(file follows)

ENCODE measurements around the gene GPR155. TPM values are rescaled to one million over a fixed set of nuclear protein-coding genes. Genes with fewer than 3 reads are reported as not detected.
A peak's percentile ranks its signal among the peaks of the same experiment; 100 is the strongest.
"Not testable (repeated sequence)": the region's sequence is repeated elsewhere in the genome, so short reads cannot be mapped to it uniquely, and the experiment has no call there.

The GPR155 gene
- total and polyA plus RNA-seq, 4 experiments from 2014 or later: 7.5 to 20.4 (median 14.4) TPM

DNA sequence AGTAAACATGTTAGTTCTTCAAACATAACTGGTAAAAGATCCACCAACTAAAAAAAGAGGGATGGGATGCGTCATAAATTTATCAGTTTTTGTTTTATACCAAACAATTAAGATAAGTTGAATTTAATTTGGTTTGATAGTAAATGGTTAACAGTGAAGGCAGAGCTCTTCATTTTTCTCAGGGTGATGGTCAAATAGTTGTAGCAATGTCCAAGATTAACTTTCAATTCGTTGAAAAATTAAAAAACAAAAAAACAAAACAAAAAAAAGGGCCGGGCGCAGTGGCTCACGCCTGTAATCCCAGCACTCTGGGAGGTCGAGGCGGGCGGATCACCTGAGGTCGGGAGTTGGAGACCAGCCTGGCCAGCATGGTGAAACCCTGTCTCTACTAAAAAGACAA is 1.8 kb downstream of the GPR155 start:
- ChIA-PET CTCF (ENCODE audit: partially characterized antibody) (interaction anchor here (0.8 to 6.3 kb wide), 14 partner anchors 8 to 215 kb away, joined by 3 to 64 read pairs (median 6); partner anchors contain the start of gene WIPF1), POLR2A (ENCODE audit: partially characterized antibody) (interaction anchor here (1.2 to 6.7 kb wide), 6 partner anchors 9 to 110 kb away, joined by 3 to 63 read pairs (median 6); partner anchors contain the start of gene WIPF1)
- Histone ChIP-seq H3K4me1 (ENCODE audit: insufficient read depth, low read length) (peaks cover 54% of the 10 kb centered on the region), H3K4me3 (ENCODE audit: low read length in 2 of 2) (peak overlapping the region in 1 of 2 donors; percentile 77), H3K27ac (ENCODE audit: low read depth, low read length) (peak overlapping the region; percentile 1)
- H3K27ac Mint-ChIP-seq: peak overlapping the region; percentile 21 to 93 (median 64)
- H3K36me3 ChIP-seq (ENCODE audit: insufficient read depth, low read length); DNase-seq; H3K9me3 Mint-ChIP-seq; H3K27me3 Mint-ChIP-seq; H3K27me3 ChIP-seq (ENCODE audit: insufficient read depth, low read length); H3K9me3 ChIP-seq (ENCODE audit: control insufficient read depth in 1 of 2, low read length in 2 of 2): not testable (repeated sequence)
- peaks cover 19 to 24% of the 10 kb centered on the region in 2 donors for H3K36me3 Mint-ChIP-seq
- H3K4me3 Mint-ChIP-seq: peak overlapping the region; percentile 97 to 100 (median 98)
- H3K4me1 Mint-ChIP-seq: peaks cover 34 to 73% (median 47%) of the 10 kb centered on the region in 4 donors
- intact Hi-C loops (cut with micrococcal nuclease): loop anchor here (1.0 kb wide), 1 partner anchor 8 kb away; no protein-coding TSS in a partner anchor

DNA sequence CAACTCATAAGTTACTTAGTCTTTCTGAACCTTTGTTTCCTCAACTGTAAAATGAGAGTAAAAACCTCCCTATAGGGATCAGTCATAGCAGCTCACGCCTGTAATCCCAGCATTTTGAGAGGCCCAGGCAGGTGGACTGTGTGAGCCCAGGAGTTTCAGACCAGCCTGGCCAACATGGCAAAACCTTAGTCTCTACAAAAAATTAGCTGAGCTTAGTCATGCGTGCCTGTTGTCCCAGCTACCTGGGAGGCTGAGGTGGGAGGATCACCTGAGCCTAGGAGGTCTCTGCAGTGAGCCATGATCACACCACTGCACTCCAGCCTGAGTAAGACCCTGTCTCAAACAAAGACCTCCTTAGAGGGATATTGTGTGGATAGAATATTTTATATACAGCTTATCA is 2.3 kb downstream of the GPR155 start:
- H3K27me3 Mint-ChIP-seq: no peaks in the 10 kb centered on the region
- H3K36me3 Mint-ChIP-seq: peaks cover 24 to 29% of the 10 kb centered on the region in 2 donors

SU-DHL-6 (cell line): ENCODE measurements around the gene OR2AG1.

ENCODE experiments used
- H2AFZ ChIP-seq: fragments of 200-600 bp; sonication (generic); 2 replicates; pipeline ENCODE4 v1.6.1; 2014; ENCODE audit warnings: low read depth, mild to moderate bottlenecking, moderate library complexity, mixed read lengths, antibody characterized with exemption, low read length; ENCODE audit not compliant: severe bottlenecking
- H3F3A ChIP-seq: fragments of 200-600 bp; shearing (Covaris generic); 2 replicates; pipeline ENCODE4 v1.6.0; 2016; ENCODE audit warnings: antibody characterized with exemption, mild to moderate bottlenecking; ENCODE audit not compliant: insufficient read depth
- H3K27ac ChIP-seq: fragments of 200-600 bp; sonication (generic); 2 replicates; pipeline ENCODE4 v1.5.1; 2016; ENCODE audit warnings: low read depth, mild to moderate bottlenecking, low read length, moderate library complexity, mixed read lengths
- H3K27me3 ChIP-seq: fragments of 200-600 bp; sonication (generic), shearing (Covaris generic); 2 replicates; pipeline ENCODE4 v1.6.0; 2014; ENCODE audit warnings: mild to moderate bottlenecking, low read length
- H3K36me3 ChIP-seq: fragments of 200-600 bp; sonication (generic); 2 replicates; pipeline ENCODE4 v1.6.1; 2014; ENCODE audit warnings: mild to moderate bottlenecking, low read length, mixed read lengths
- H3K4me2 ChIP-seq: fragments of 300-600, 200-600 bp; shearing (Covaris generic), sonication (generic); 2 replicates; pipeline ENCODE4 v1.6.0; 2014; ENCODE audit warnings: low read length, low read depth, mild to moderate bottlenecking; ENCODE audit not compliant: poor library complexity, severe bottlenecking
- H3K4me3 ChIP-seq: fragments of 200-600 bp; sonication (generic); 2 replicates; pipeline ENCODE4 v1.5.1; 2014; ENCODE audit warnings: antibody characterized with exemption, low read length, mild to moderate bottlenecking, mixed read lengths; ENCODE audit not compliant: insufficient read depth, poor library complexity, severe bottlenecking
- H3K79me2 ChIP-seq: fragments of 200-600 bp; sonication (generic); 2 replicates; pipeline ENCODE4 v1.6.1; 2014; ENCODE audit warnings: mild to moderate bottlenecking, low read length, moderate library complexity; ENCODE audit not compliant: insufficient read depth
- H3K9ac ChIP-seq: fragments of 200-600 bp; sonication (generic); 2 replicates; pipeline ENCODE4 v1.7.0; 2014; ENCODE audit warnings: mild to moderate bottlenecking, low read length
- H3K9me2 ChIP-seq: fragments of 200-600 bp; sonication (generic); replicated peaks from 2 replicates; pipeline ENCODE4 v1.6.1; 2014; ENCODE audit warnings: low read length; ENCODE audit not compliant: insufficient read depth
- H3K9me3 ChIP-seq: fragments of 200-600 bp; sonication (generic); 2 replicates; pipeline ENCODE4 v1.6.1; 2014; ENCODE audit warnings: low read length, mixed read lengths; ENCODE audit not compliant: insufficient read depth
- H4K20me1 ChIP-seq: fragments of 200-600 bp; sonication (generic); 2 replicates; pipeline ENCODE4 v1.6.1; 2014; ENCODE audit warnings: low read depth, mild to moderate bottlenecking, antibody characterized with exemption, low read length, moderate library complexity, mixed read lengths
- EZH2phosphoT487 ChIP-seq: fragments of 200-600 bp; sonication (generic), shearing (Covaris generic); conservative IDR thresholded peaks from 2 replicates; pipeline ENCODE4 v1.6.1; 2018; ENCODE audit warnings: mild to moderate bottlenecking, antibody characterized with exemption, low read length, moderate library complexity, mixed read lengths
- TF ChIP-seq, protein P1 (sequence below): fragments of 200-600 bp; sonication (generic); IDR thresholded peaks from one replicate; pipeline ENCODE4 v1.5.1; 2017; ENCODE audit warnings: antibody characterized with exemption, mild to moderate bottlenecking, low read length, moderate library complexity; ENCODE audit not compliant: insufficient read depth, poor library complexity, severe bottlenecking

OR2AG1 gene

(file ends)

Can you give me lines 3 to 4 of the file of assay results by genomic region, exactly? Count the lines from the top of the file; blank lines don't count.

"Not testable (repeated sequence)": the region's sequence is repeated elsewhere in the genome, so short reads cannot be mapped to it uniquely, and the experiment has no call there.

The GPR155 gene